ADB to give $10bn for development in five years

Published November 5, 2020
Federal Minister for Economic Affairs Makhdum Khusro Bakhtyar holds a virtual meeting with Asian Development Bank (ADB) Vice President Shixin Chen. — PID
Federal Minister for Economic Affairs Makhdum Khusro Bakhtyar holds a virtual meeting with Asian Development Bank (ADB) Vice President Shixin Chen. — PID

ISLAMABAD: The Asian Development Bank (ADB) will provide about $10 billion in fresh assistance to Pakistan over the next five years to speed up economic recovery process.

This was agreed in a virtual meeting between Federal Minister for Economic Affairs Makhdum Khusro Bakhtyar and Asian Development Bank (ADB) Vice President Shixin Chen. Secretary Economic Affairs Division Noor Ahmad and ADB’s Country Director also attended.

The meeting discussed key priorities of the Country Partnership Strategy (CPS 2021-2025) expected to be approved by ADB’s board of directors in January. The meeting also discussed County Operations Business Plan (COBP 2021-2023) and ADB’s ongoing support for Pakistan’s reforms programme.

The CPS 2021-25 has been finalised by the two sides as a response to the economic and social challenges posed by the health pandemic and to address Pakistan’s persistent structural challenges. The ADB’s assistance over the next five years will focus on three key inter-linked pillars — improving economic management, building resilience and boosting competitiveness and private sector development. About 33 per cent of the total funding would be focused to energy sector, informed sources said.

An official statement quoted the ADB’s Chen as appreciating the government’s strategy to successfully combat the impact of Covid-19 pandemic. He reiterated the bank’s commitment to support the government’s reform agenda and to speed up the economic recovery process. “ADB plans to provide Pakistan about $10bn in fresh assistance for various development projects and policy-based programs over the next five years under its new CPS”, he was quoted as saying.

Final allocation at the end of the CPS five-year period will depend on available resources, project readiness and the outcome of country assessments.

Macroeconomic stabilisation, domestic resource mobilisation, reforming public sector entities, energy sector reforms and financial market deepening would be covered under the first pillar of the CPS — improving economic management. The second pillar — building resilience — involves education and health sectors, food security, clear water, affordable housing and social protection. Boosting competitiveness and private sector development — Pillar 3 — would cover projects in city improvements, renewable energy and energy efficiency, rural infrastructure, regional connectivity and access to finance.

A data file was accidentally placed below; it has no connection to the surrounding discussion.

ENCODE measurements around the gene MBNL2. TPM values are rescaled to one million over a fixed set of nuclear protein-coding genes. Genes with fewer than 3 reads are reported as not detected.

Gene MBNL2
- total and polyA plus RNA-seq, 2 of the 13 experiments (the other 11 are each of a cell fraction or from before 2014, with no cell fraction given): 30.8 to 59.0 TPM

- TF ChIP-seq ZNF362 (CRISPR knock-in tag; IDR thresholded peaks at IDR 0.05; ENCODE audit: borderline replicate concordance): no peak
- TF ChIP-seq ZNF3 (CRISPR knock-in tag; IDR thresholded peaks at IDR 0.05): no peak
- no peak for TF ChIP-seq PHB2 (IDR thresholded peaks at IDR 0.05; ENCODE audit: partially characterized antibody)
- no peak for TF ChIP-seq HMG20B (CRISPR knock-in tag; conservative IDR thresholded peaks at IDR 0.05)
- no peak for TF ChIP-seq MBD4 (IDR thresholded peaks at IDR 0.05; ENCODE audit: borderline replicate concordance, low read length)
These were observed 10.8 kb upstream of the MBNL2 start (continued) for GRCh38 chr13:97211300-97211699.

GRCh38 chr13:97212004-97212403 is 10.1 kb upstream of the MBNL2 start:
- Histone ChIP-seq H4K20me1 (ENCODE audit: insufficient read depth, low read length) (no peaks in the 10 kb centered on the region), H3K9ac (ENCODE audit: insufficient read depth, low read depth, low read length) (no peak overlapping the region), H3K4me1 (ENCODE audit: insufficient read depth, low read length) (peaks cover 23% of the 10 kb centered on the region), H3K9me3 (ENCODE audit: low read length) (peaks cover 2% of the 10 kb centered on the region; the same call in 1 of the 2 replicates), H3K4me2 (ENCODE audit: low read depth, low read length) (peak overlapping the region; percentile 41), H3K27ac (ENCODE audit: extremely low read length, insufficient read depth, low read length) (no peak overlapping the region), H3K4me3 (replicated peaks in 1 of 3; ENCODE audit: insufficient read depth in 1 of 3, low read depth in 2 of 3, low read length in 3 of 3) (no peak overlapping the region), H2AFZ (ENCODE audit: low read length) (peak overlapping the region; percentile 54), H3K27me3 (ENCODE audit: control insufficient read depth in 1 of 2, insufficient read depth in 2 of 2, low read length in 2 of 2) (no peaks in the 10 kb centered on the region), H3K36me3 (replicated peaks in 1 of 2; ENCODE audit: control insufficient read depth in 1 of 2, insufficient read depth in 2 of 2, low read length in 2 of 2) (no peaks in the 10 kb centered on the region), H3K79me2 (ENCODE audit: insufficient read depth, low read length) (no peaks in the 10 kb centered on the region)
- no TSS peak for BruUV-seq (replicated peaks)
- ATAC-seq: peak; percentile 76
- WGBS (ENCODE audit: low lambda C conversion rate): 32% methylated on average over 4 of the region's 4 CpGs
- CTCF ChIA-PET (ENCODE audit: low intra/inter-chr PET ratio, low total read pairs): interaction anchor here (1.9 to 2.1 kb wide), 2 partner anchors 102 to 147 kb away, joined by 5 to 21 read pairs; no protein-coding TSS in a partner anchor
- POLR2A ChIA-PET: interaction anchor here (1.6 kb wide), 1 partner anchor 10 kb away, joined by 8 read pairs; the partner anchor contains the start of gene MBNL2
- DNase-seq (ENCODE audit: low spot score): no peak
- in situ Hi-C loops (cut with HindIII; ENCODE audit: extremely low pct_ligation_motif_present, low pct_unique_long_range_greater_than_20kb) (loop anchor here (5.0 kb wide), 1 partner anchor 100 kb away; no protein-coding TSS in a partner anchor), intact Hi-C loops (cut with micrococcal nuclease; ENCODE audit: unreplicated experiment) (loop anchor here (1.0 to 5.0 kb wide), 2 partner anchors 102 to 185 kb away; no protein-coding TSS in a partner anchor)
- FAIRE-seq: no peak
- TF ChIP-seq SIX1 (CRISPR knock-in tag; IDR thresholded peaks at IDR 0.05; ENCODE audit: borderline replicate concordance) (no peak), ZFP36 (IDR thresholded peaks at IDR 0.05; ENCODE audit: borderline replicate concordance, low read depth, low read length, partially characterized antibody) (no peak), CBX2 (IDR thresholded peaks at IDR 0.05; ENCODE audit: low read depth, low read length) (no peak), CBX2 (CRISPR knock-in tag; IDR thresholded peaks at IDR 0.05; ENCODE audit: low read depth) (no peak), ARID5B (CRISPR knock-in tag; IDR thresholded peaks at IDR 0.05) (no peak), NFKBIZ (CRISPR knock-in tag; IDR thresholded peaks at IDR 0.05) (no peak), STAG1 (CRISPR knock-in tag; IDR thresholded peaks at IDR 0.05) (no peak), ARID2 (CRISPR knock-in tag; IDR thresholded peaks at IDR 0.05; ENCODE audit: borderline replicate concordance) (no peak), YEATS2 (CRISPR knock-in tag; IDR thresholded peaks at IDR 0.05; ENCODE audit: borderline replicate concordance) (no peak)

The ADB’s total indicative assistance for COBP 2020-22 was $7.1bn of which $6.5 had already been disbursed for various projects and policy- based programme loans. The ADB has indicated resource allocation of about $6.3bn for 44 projects for COBP 2021-23. The five-year CPS is a primary platform for thematic areas for development objectives while the three-year COBP is usually a rolling document, reviewed on annual basis in terms of implementation.

Bakhtyar told the ADB side that the proposed CPS framework was in line with priorities of the present government with greater focus on improving economic management, building resilience and boosting competitiveness. This, he believed, would help private sector development, allow Pakistan to unleash the growth potential of public-private partnership (PPP) sector and help a faster post Covid-19 recovery.

He assured the ADB vice president that government would continue structural reforms in multiple areas of economy, governance and institutions including simplification of decision making for project approval and implementation and regular portfolio review of foreign aided projects.

A national coordination committee had also been constituted to ensure timely implementation and completion of projects and smooth disbursement of loan and grant components.

The minister suggested new areas for ADB’s assistance including support for PPP, strengthening food security infrastructure, supply chains, developing forecast mechanism for demand and supply and enhancing agro-productivity and operationalisation of the EXIM Bank to effectively provide credit, guarantee and insurance products to boost the country’s trade volume.

The two sides agreed to continue discussing ways to deepen ADB and Pakistan’s development partnership and ensure effectiveness of the ongoing portfolio.

Published in Dawn, November 5th, 2020

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